Budget 2024 Speech – by LO Pritam Singh

Budget Debate Speech – 26th February 2024

Pritam Singh

Mr Speaker, it is not mere coincidence that the slogan of Forward Singapore is “Building Our Shared Future”, while that of Budget 2024 is the substantially similar “Building Our Shared Future Together”. The Government intends for Budget 2024 to be a step towards Forward Singapore.

The Forward Singapore exercise has three major goals for the decade and the next. Singapore must: first, have a strong and growing economy; second, develop a fairer society; and third, deepen our sense of unity. In doing so, the shared future that was distilled from various engagement sessions with the public was a Singapore that will be vibrant, fair, resilient, inclusive, thriving and united.

 Sir, it would be fair to say that these are broad strokes that capture the Singapore that all of us seek. In the way it fleshes out the direction of the Government, Budget 2024 is not objectionable, and so the Workers’ Party (WP) supports the Budget.

 The real challenge to the People’s Action Party (PAP), however, is for it to be open, and the extent to which it is prepared to accommodate the diverse views of Singaporeans on how to journey towards the destination envisaged by Forward Singapore. No doubt, PAP has asked for diverse views by demanding that the Opposition come up with alternative proposals, although one suspects they do so rhetorically. WP has responded sincerely and we have not been short of proposals that have ultimately been accepted by the Government in some shape or form, albeit after initial and sometimes significant resistance.

 Indeed, this year’s Budget includes WP proposals; the announcement by the Finance Minister of a temporary financial support scheme for our workers is a case in point. While the details may differ, the philosophy of supporting our involuntarily unemployed is one which WP championed.

 The same can be said for the WP proposals for anti-discrimination legislation to better protect our workers. Unlike PAP, WP clearly stated these proposals in our election manifesto, and our Members of Parliament (MPs) have systematically and repeatedly raised these points along with others in Parliament.

 Mr Speaker, let me now put forward five points which form the basis of my response to the Budget.

 First, the Government needs to be more forthcoming with information so that Singaporeans can participate more actively in policy discussion. Second, there is a growing mismatch in Singapore between aspirations and reality, which must be addressed. Third, the Government must improve retirement adequacy. Fourth, employers need to show more support for employees. And fifth, we must work towards further strengthening unity among Singaporeans in this uncertain world.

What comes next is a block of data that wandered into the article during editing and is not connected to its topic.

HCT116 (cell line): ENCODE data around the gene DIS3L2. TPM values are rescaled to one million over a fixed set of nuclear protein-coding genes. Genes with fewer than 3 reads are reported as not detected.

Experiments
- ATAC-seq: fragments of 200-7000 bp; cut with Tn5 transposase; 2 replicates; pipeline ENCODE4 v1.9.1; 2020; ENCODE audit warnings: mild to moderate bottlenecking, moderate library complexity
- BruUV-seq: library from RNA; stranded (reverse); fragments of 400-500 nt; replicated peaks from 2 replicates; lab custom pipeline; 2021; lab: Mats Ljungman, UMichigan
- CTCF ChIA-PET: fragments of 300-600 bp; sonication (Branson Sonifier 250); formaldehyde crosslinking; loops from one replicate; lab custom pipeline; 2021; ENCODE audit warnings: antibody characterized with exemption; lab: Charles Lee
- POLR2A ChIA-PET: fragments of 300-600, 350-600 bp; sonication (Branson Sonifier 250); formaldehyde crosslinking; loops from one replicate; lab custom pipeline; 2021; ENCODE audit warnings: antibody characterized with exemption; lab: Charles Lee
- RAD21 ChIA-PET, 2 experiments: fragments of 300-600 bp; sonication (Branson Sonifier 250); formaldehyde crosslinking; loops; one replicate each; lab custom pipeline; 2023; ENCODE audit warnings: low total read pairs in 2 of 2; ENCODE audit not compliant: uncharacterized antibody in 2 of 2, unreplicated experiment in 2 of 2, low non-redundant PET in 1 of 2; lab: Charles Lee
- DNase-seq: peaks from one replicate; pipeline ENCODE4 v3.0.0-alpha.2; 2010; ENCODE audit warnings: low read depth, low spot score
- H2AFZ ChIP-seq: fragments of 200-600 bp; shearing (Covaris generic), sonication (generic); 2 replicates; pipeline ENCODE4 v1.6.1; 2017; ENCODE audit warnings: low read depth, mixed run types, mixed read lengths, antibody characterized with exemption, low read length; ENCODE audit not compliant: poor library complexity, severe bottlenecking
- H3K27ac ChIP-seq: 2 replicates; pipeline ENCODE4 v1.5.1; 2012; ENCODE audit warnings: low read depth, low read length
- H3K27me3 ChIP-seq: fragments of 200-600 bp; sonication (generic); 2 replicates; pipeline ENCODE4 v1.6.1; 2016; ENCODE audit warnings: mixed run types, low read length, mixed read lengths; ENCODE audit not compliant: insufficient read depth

1.      Active Participation: The Heartbeat of Forward Singapore

 My first point is that the Government needs to be more transparent and forthcoming with information so that there can be meaningful participation by Singaporeans in the most critical matters affecting us. This is a recurring theme in my speeches, but I am by no means the only Singaporean to hold this view.

 The Straits Times carried an article dated 19 February 2024 titled, “Economists applaud 2024 Budget but some worry about sustainability.” The economists quoted were concerned about the combination of large cash handouts with the lack of information about the sources of Singapore’s fiscal strength. In the report, one former Nominated Member of Parliament (NMP) called on the Government to provide more information on how it funds its expenditures.

 Another economist noted that Singapore is unique and does not follow standards set by global bodies, such as the International Monetary Fund (IMF), with regard to the difference between revenues and expenditures in the management of the fiscal balance. Yet another economist was quoted as saying, “As a society, we now have some very important choices to make and, unless we are well-informed, we will not be able to make those choices well.” Sir, the latter point was about the Reserves, a subject which we debated earlier this month and where WP set out its five points of principle.

 On 20 February, an opinion piece in The Straits Times was titled, “It’s getting harder to project future Government revenue”. The author noted that it would become more difficult to achieve Budget marksmanship as there could be variations of 17% to 27% in specific tax collections. His view was that gone are the days when Budget marksmanship of 2% was normal.

 Two Budgets ago, I asked what the total estimated amount collected by the carbon tax would be. The Government did not tell us, even though the preliminary numbers would not have been difficult to estimate and probably had already been tabulated by the Ministry of Finance. Similarly, in 2016, the Government announced a $4.5 billion industry transformation roadmap. No proactive update on how monies were spent on these programmes was provided until Parliamentary questions were put to the Government. Surely the Government can do better here.

I have spoken about the Organisation of Economic Cooperation and Development (OECD) Base Erosion and Profit Shifting regime, or BEPS, for some years now. The Finance Minister has laid out two possibilities that could affect us: one, of more corporate income tax being collected; and another of some multinational enterprises (MNEs) leaving Singapore. Both could happen at the same time, if recent media reports are anything to go by: one, predicting the move of more MNE headquarters to Singapore from Hong Kong; and another reporting on the move of Electrolux’s regional headquarters from Singapore to Bangkok.

 In view of the implementation of Pillar 2, what are the estimated collections in either an optimistic scenario or a conservative scenario?

 At the first Budget debate of this term, WP called for the setting up of a Parliamentary Budget office, which was rejected by PAP as an idea that would only benefit the Opposition. In the spirit of Forward Singapore and in view of a greater need to track the effectiveness of Government policies and their expenditure outcomes, such institutions should be a feature of our democracy and the Singapore that the Forward Singapore report demands.